TO INVESTIGATE THE POLITICS of sainthood in Georges Bataille and Simone Weil, one could choose no more appropriate starting point than the concept of sacrifice. In Bataille’s writing, sacrifice is a ubiquitous motif, ambiguously bridging the domains of religion, art, eroticism, and politics. Yet precisely because of its centrality, the Bataillean theory of sacrifice has given rise to contradictory evaluations. Some commentators have praised the sophistication of Bataille’s politics of sacrifice and the impossible.¹ Others have critiqued Bataille’s sacrificial theories as harboring a nostalgia for primal unity linked to fascism.² Jean–Luc Nancy has argued that in Bataille’s work, a...

  7. Chapter Two TRANSFORMING THE WARRIOR’S SOUL Simone Weil’s Poetics of Force
    (pp. 41-81)

    IF GEORGES BATAiLLE’s WRITING and life in the 1930s were shaped by figures of sacred violence, Simone Weil’s work was informed by the idea of force. The concept of force traverses Weil’s authorship, from the political writings of her early career to the mystical journals of her last years in New York and London. In a real sense, in Weil’s view, force defines the human condition. Yet force itself is far from easy to define, and Weil’s use of the term in disparate settings can lead to perplexity. A careful analysis of the notion of force is vital in order...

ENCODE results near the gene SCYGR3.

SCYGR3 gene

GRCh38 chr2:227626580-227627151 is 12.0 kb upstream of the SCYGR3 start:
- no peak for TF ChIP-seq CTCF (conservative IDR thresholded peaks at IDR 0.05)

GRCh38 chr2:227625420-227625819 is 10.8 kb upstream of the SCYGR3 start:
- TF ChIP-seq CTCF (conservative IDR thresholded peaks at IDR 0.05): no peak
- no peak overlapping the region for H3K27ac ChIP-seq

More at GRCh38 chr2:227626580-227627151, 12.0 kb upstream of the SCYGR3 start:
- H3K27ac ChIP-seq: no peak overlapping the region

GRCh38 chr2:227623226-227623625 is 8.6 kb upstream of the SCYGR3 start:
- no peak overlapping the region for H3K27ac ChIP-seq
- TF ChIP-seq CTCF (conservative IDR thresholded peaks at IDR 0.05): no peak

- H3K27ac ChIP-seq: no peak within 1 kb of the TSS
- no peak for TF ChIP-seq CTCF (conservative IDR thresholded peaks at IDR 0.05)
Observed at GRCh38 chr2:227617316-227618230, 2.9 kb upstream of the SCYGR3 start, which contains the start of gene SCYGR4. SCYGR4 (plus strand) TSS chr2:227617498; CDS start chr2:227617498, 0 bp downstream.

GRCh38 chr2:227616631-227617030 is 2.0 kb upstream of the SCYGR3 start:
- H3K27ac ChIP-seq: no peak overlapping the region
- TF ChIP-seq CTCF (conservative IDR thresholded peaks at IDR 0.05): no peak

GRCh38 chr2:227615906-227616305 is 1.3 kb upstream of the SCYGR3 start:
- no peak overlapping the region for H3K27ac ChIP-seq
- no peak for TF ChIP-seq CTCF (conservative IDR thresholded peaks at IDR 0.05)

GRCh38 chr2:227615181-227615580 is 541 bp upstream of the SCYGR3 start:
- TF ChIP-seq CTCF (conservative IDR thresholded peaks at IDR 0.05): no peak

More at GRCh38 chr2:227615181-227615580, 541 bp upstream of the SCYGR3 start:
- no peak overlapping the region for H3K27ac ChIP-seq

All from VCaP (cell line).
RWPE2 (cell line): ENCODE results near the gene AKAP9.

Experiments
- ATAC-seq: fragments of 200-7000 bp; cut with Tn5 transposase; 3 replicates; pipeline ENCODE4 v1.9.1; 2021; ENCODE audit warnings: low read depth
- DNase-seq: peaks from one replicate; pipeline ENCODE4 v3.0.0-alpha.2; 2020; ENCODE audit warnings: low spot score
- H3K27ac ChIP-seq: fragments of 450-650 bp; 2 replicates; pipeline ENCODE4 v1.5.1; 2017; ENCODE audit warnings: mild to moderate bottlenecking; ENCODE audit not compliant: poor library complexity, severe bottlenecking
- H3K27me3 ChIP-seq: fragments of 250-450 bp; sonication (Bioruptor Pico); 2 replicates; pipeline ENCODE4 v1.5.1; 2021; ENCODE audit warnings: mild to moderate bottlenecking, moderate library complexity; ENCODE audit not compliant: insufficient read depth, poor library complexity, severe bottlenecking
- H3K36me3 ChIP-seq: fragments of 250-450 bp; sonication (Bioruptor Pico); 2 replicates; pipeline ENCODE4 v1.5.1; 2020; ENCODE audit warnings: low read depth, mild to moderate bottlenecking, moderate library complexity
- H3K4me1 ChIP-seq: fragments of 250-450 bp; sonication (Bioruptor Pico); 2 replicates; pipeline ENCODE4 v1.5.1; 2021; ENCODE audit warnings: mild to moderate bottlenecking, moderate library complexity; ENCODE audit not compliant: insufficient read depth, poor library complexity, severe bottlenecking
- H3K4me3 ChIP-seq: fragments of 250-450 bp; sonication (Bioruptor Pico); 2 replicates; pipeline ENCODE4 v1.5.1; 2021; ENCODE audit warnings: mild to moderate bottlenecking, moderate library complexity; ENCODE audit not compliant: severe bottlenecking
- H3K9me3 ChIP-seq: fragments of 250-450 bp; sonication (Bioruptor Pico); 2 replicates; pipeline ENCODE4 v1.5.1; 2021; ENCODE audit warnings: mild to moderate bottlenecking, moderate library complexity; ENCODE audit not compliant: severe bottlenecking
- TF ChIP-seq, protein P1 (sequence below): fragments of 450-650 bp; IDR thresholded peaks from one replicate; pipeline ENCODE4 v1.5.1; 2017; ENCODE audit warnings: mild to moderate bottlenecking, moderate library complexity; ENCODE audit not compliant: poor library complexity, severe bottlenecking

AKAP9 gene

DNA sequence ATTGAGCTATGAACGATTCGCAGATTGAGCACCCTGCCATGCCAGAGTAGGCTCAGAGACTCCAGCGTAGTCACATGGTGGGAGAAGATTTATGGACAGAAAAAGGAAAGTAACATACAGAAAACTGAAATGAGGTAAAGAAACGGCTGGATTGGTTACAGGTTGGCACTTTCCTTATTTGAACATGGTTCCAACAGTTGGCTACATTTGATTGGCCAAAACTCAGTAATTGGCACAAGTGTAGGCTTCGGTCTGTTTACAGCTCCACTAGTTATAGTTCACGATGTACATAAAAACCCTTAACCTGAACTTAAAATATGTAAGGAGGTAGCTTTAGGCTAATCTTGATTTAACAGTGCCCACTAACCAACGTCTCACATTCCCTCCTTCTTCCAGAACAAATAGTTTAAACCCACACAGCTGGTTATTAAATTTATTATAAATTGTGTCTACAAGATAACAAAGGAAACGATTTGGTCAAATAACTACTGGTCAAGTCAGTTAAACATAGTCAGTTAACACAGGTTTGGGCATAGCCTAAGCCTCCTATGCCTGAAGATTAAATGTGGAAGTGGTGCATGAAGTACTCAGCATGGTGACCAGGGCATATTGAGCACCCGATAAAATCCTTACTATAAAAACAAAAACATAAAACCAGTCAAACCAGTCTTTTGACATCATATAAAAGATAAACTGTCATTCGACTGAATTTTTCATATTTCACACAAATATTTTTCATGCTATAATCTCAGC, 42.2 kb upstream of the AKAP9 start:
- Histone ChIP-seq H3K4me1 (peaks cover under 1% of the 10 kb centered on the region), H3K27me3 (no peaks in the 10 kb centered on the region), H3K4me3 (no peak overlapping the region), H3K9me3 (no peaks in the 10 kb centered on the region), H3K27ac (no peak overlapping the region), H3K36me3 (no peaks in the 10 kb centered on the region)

8. Chapter Three IF REVOLUTION IS A SICKNESS Politics and Necrophilia in Le Bleu du ciel
    (pp. 82-123)

    IN THE NOVEMBER 1933 ISSUE of the dissident leftist journalLa Critique sociale,Georges Bataille published a flatteringcompte-renduof André Malraux’sLa Condition humaine.Like many of his contemporarics, Bataille recognized in Malraux’s novel an archetypal example of politically conscious fiction. Bataille also found inLa Condition humainesupport for controversial economic and political theories he had been developing in the early 1930s in essays such as “The Notion of Expenditure” and “The Problem of the state.” Revolutionary struggle, Bataille had argued, ought primarily to be understood not as a means of achieving utilitarian social transformation, but as an...